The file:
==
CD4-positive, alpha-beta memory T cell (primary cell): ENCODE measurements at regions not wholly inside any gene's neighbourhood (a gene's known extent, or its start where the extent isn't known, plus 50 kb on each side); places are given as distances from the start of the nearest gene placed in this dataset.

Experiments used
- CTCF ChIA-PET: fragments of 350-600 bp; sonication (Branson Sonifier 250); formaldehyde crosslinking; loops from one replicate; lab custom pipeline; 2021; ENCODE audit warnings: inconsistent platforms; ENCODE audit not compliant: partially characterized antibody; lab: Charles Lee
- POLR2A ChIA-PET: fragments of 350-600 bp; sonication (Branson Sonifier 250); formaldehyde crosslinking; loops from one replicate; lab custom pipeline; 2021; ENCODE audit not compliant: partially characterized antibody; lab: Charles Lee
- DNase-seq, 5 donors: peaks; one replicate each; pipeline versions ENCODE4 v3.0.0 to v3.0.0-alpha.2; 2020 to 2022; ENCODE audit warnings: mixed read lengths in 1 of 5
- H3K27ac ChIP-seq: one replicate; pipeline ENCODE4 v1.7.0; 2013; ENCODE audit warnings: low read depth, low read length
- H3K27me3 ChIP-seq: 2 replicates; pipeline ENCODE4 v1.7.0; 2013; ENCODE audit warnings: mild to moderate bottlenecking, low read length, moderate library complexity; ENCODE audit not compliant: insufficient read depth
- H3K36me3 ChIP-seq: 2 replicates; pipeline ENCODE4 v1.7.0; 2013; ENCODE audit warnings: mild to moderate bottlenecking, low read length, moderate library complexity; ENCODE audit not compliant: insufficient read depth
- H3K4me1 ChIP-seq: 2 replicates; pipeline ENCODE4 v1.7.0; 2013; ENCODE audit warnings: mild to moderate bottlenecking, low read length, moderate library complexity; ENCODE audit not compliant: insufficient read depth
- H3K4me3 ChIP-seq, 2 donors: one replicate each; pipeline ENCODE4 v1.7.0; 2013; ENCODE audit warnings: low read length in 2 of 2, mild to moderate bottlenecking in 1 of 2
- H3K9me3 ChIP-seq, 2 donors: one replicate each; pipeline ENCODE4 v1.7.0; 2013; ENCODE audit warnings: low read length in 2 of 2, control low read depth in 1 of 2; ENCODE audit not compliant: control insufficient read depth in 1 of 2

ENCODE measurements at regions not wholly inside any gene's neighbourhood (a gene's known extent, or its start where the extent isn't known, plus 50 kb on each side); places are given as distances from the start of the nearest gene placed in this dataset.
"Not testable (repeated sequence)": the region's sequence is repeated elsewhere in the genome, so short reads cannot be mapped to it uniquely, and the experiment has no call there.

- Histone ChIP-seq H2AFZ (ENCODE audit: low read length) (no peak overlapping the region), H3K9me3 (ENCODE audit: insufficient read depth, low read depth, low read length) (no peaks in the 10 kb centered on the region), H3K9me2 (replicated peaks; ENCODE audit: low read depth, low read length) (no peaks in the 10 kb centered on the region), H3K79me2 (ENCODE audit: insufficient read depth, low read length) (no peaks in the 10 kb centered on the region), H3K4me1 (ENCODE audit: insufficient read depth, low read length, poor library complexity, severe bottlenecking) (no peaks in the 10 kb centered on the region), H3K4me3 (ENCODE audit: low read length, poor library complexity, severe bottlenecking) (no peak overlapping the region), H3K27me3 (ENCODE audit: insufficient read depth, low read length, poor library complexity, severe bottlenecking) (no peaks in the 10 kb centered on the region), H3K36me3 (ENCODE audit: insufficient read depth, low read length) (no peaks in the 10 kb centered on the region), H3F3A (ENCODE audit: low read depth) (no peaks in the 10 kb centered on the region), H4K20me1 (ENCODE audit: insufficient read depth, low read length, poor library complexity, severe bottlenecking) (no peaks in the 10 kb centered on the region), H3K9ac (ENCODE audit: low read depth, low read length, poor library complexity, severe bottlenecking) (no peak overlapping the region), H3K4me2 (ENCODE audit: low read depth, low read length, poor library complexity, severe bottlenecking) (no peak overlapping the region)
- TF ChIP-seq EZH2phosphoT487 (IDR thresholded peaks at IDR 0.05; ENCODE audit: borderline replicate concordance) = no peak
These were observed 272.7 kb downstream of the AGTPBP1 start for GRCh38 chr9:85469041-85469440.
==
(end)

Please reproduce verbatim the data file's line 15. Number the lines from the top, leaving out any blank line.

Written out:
- TF ChIP-seq EZH2phosphoT487 (IDR thresholded peaks at IDR 0.05; ENCODE audit: borderline replicate concordance) = no peak